Computer science: by accident?
I was studying mathematics at Normale (French graduate school) at the end of the 1970s. I went to enrol my partner at the university and I saw the poster for Jean Vuillemin's DEA (post-graduate degree). I began the computer science classes without really knowing what it was, and I had to learn how to program on punched cards. I was also working with Pierre Boulez's IRCAM (French Institute for Research and Coordination in Acoustics/Music): the centre was open at night, and made some remarkable encounters possible. There I applied what I learned in Gérard Huet's classes: he came by one day and, to his surprise, discovered my work on the screen! I then did my thesis, which focused on formal proofs, under his supervision at Inria. I remember great flexibility within defined projects; we could go from one team to another, take part in very different projects. Everyone could also give each other the necessary tools in order to develop their research.
I had not really considered the world of industry: I was doing computer science because I liked it and was trying to create some beautiful things that were easy to understand. I must have spent as much time on the layout of my thesis as I did on the thesis itself! Following my PhD, I began working with Jean Vuillemin on the theory of integrated circuits, and I was very interested in the slides used to present the classes: aesthetics is essential as it builds things, it determines what is important and what is not. Another great aspect of the institute was the opportunity to travel and discover other methods and other professors. You need to organise these types of breaks, because if you do the same thing all the time your mind becomes hard-wired and no longer leaves its system. You can create new layers, but you stay in the same niche. It is by changing system that disruptive technologies appear; it is by freeing ourselves from the things we know that we innovate. That is what I did during a mission to Reunion at the time.
Innovation, from Rocquencourt to California
The programming and effective implementation aspect became essential. I did not want my work to remain theoretical. When I came back from Reunion in 1984, the Macintosh had been released. Apple had given two to the institute, who did not know what to do with them. My colleagues put one on my desk, thinking that it would keep me entertained! It was a true revolution for me: at Inria we were still working with screens and characters, without windows and without graphics. The tool was still not very powerful, but offered both new work possibilities and new problems. The fact of having to build a user interface by writing lines of code involved an extremely significant amount of extra work. The result was certainly more pleasant and could be directly used by others, but the time wasted for a researcher was enormous. I therefore had the idea of building all of the graphics part with the help of a graphics editor. That way, there was no longer any programming required to create the windows, buttons, menus, etc. All that remained was to "connect" the interface elements to the different functionalities of the program. Once again, I found the solution to do this entirely graphically by using object-oriented programming concepts. As a result I created the tool, called SOS Interface, that greatly appealed to the other researchers but also to Apple...and I told myself that it could not just remain within a research institute.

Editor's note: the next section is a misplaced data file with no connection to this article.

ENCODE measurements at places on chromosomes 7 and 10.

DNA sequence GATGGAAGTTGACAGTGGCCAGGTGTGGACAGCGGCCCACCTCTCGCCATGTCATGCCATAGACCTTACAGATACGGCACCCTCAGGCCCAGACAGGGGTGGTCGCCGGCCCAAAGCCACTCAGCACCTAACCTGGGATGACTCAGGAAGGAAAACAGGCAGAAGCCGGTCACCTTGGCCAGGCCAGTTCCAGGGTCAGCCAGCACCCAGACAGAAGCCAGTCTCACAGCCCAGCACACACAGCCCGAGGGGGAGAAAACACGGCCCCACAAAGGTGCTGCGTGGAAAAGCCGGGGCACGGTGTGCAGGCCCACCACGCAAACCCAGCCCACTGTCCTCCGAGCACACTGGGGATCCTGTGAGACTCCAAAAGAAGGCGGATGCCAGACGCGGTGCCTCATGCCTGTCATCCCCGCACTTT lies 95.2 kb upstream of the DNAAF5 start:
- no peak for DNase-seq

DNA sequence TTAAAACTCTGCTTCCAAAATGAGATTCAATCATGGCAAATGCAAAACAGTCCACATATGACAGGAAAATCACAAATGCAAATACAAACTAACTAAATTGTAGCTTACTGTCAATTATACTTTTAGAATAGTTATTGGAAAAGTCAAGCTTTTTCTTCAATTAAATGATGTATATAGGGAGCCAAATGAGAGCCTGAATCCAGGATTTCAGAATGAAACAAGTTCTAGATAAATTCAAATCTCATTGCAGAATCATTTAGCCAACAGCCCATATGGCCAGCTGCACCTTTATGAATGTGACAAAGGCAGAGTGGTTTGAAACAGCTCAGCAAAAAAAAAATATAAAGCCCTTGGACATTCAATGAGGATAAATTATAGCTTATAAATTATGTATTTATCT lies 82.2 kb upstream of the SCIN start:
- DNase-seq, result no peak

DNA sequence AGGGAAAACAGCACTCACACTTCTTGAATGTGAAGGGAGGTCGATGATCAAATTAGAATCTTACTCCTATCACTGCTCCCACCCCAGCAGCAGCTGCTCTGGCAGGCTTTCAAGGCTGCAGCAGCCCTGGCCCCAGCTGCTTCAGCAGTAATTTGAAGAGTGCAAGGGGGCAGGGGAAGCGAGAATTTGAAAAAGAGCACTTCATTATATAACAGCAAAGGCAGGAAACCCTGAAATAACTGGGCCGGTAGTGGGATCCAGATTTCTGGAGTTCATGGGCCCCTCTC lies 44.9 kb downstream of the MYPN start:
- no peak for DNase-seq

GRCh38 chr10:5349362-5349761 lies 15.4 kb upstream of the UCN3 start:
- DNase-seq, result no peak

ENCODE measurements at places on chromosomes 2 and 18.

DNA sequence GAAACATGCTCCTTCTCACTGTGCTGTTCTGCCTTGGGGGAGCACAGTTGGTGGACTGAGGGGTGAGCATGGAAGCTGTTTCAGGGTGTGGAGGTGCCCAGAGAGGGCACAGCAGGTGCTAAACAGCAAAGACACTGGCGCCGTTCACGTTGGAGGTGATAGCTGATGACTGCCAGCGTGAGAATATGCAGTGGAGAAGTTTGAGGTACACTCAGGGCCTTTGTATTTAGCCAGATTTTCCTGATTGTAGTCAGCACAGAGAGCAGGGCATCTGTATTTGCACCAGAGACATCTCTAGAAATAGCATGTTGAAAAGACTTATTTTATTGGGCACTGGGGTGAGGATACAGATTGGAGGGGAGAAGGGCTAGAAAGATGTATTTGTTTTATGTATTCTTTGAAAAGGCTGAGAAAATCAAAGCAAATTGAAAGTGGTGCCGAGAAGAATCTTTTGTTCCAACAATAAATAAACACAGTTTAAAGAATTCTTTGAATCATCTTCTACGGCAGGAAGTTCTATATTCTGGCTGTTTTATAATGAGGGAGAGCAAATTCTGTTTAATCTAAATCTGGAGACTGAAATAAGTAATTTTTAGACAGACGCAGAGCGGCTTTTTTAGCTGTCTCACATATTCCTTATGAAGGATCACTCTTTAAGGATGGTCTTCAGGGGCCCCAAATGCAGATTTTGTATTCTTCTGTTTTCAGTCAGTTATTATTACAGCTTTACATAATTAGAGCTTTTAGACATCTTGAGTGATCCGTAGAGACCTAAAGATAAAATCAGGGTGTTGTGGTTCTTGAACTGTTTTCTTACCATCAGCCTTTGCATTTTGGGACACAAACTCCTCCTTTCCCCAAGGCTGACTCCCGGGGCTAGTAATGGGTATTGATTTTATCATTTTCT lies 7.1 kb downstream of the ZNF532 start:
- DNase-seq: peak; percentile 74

That way, there was no longer any programming required to create the windows, buttons, menus, etc. All that remained was to "connect" the interface elements to the different functionalities of the program. Once again, I found the solution to do this entirely graphically by using object-oriented programming concepts. As a result I created the tool, called SOS Interface, that greatly appealed to the other researchers but also to Apple...and I told myself that it could not just remain within a research institute.
The president at the time, Alain Bensoussan, was totally taken up with the creation of ILOG so we agreed to develop this disruptive technology on a wider scale; he left me the intellectual property of the tool and I resigned from Inria. I spent a year in my garage in order to turn it into a truly marketable product, which I then distributed in the United States under the name Interface Builder. I presented it at MacWorld Expo in San Francisco. A product marketing representative from NeXT, the company that had just been created by Steve Jobs following his departure from Apple, invited me to come and see them. And so I met Steve, who as usual was a little bit aggressive and who, after congratulating me, dismissed me! Then, in the car park, the product marketer came to look for me for a second interview. Steve, who was now very welcoming, was waiting for me on a sofa and asked me when I wanted to start working with him. I told him I was interested but that first of all I needed a two month holiday! But Steve really liked different people and attitudes and, in the United States such a request was obviously pretty surprising! So I left for Laos.
Mac OS and the digital revolution
When I returned, I agreed to implement my solution at NeXT for six months, on one condition: absolute freedom with regard to my return trips to Paris where my partner had just found a job. Steve accepted – strangely - and every other weekend I went back to Paris. In the end I stayed there 10 years. It was the most enjoyable period, even more so than at Apple afterwards: NeXT was a small company where lots of things were starting up, and when I joined there were barely 30 of us. Everyone worked day and night; Steve would turn up at 3 am with a new idea that had to be put in place immediately. We were dreamers, we wanted to change the world. There was a closeness, particularly with Steve, that was extremely productive. Apple was, and still is, a machine with many internal political issues. At NeXT, and with Bertrand Serlet in particular, we built what was to become Mac OS and, later, the iPhone operating system.